... strategic intuition becomes like a cottage you come upon in the middle of a forest. You move up close, look around the outside, and then peer through each window to see what’s inside. Each window gives you a different view of the same thing. You look in one window, then another, then another, and then at the end you find you’re inside the cottage. It all comes together in your mind. You understand strategic intuition.
13 posts from June 2010
Recent arguments about whether hyperlinked online research is affecting our intelligence has left me feeling like Forrest Gump's mother—stupid is as stupid does. Any new tool, when used as a crutch instead of a lever, can be abused. Up until now, I've found the voice of reason hard to find in the media, but fortunately Steven Pinker speaks up. No form of knowledge can make us stupider unless we consume it uncritically. But thinking is such harder work than consuming!
NYTimes.com: Op-Ed - Mind Over Mass Media, 2010-Jun-10, by Steven Pinker
It’s not as if habits of deep reflection, thorough research and rigorous reasoning ever came naturally to people. They must be acquired...
This post has nothing to do with anything except the excitement of uncovering buried treasure! The Abandoned Palace On Beekman Street « Scouting NY.
I'm sure that I'm oversimplifying this point, and anyone who would like to straighten me out is welcome to comment, but to build search traffic to your web site, avoid posting directly to social media sites. It does take some practice to reliably syndicate your blog posts to Facebook and Twitter, especially if you want to make the post enticing to read. If you are interested in building reputation and traffic for your web site, the content should originate there and permanently reside there.
SmartBlog On Social Media: Do Social Media Links Help Your SEO? 2010-June-2, by Rob Birgfeld
Many of the biggest social-media sites apply what’s called the “nofollow” attribute to their outgoing links. This tells the search engine robots that periodically crawl a page and report back to not follow a given link. In other words, the SEO benefits mentioned above – commonly called “link juice” – don’t transfer over. Google strictly adheres to this; Yahoo! and Bing, less so. Users can click the link and visit the target page, but the link itself will not help the site in search results. Facebook and Twitter use the nofollow attribute, as do YouTube, Digg and Flickr. ... Most of the big social-media sites don’t pass along any direct search benefit from their high ranking. ... [Except in their RSS feed format] ...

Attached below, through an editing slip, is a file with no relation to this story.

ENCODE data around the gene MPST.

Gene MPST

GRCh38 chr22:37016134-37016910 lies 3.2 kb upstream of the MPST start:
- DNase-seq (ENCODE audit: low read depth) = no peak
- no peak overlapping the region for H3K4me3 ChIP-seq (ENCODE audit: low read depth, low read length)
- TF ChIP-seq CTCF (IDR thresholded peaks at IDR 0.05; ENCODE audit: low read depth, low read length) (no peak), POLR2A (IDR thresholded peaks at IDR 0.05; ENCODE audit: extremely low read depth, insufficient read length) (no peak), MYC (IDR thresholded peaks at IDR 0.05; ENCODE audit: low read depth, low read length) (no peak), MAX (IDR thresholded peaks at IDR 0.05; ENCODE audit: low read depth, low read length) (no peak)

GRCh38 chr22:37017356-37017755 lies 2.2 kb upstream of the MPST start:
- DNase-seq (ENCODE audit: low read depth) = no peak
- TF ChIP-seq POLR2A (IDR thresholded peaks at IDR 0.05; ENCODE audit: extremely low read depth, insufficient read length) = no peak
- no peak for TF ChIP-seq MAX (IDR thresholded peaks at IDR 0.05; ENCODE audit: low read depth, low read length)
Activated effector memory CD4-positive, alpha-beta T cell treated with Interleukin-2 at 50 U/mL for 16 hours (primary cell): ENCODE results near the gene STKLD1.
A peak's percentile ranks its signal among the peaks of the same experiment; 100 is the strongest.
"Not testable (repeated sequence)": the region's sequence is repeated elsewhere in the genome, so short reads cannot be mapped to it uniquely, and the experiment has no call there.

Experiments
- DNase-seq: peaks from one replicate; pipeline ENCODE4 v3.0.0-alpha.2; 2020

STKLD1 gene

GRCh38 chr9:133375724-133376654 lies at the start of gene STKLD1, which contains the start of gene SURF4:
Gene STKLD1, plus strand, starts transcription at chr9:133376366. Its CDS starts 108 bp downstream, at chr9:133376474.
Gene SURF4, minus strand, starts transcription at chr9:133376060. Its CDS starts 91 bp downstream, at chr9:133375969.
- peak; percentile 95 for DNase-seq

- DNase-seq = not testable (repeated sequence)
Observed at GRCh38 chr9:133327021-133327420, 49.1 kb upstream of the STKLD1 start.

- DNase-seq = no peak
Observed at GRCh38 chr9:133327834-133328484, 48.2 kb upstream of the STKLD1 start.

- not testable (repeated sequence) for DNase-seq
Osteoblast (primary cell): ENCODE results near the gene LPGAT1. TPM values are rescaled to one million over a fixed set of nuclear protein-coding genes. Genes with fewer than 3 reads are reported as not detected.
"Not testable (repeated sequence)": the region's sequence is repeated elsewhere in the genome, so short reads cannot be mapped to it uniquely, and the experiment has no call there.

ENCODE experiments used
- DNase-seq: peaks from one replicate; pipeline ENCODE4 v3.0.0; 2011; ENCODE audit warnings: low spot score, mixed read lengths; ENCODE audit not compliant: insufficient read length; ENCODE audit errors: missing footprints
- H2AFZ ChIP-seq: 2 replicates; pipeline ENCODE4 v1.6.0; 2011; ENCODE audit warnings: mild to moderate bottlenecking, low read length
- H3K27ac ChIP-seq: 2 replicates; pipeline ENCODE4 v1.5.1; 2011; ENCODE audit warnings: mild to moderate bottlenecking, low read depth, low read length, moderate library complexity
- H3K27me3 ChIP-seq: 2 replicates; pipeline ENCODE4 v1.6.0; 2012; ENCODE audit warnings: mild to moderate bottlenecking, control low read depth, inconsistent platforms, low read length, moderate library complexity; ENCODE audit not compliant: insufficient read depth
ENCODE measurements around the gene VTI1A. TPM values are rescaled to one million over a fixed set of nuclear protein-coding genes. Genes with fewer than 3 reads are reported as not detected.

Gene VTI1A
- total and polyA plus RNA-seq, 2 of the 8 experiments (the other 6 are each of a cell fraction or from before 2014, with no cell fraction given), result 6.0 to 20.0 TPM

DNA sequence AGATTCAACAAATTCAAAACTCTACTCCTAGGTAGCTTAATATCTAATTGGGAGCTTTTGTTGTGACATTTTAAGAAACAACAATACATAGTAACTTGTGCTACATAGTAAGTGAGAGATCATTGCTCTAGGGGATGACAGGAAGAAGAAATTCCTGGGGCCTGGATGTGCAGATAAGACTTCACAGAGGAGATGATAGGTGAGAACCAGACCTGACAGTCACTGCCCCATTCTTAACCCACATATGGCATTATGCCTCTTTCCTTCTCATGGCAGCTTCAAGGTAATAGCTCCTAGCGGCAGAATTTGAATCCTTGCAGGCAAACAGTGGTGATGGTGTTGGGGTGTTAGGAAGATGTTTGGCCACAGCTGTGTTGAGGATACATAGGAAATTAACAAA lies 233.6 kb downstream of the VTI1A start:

And all the major blog-hosting sites – WordPress (.com), Blogger, Tumblr, etc. — do not nofollow, or “dofollow,” if you prefer. Links from hosted blogs and self-hosted blogs, if relevant, will help rankings.
First, go see: SLGT Photo Project: QViews – Theresa Quintanilla (13/365), 2010-Jun-7, by Christine Tremoulet
For years, I've been hearing people say, 'now what is it that QViews does, again?' I'm so impressed with the photos and with Christine Tremoulet's ability to grasp my business. She really understands building relationships. I've already booked her to shoot another client under the project.
I know she enjoys wedding photography, but she could always fall back on photojournalism. We need more good business reporters in Houston.
I'm thrilled she was able to integrate that sculpture intro the picture. It's by John Garrett.
Oh, and please look over the entire article. It not only has great insight, it's fun to read as well.
Social Media Examiner: 7 Social Media Truths You Can Ignore and Still be Successful, 2010-June-1, by Rich Brooks
In fact, my interest in zombies is so well-known that friends tweet me zombie news and I’ve even received several zombie-themed gifts at events. It seems strange, but the undead have helped build my network. While that may not lead to direct sales—Google Analytics still doesn’t list “zombies” as a traffic source—it has helped me make new connections and opened up new opportunities that have led to business. While zombies may not be your cup of tea, sharing your interests—whether it’s gardening, cooking or skydiving—will attract like-minded people to you and help build your network.